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Air traffic systems vulnerable, IG states
Published: 2009-05-08

An audit of the Web applications connected to air-traffic control networks found hundreds of critical vulnerabilities in the software and documented dozens of cyber incidents that continue to be unresolved, auditors stated in a report to the Federal Aviation Administration released this week.

During the investigation, auditors from the Office of the Inspector General for the U.S. Department of Transportation and accounting firm KPMG found 763 high-risk security issues in the Web servers set up to deliver information to the public and to FAA employees. The investigation also discovered more than 3,000 other vulnerabilities, according to the report (pdf). The vulnerabilities include incorrectly configured Web applications and software with known security issues that were not regularly patched.

"Web applications used in supporting ATC systems operations are not properly secured to prevent attacks or unauthorized access," Rebecca C. Leng, assistant inspector general for financial and information technology audits at the Office of Inspector General, stated in the report. "In addition, the FAA has not established adequate intrusion-detection capability to monitor and detect potential cyber security incidents at ATC facilities."

The vulnerabilities could be used to get access to information stored on the Web application computers, allow FAA users to gain unauthorized access to traffic control computers, and allow attackers to compromise the computers of FAA users. The auditors went even further and actually gained unauthorized access to Web applications for the Traffic Flow Management Infrastructure, a weather system and a control tower. By compromising a Web application, the auditors found that they could have infected FAA employees' computers.

"While use of commercial IP (Internet protocol) products, such as Web applications, has enabled FAA to efficiently collect and disseminate information to facilitate ATC services, it inevitably poses a higher security risk to ATC systems than when they were developed primarily with proprietary systems," Leng wrote.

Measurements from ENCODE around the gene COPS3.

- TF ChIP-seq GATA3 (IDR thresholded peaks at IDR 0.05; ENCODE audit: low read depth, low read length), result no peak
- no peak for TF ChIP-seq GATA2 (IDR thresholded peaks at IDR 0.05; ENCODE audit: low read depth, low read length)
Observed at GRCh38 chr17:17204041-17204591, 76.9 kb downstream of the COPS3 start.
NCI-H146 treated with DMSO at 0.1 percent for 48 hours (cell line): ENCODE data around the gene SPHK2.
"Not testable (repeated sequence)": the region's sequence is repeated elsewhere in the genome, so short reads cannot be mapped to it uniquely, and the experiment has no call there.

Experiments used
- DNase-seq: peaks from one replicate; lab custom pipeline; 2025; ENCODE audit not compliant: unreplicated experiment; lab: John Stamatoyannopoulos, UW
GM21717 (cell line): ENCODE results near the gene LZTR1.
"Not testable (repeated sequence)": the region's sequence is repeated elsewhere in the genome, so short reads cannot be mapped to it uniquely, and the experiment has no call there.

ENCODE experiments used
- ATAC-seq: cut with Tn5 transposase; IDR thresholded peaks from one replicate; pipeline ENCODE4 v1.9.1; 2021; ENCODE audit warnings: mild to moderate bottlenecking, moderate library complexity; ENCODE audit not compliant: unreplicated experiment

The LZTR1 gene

Over the past decade, federal agencies have only slowly improved their compliance with the Federal Information Systems Management Act (FISMA), which mandates better computer security for government systems. In the last three years, the FAA has had several serious cyber incidents, including the theft of 48,000 employee records by online intruders. In a separate incident in 2008, hackers compromised the FAA's domain controllers and could have disrupted the ATC mission-support network, the auditors stated. The Obama administration has pledged to improve the security of U.S. government systems and is currently prepping a review of the previous administrations policy.

The auditors also found that more than 800 cyber incident alerts were issued to the Air Traffic Organization (ATO) in 2008, but at the end of the year, 150 incidents remained unresolved. In March 2008, ATO officials requested that the Department of Transportation close 60 unresolved incidents because of time constraints.

The auditors made five recommendations to the FAA, including bringing the Web applications up to government security standards, improving the patch management process, and extending intrusion-detection systems to cover all networks.

In the FAA's response to the report, CFO Ramesh Punwani agreed with the five recommendations and also pointed out that its network is separated into two systems, the administrative and traffic-control mission-support system and the National Airspace System that manages aircraft separation. The air-traffic control operations systems are prohibited from directly connecting to the administrative systems or to the Internet, the FAA stated.

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Posted by: Robert Lemos
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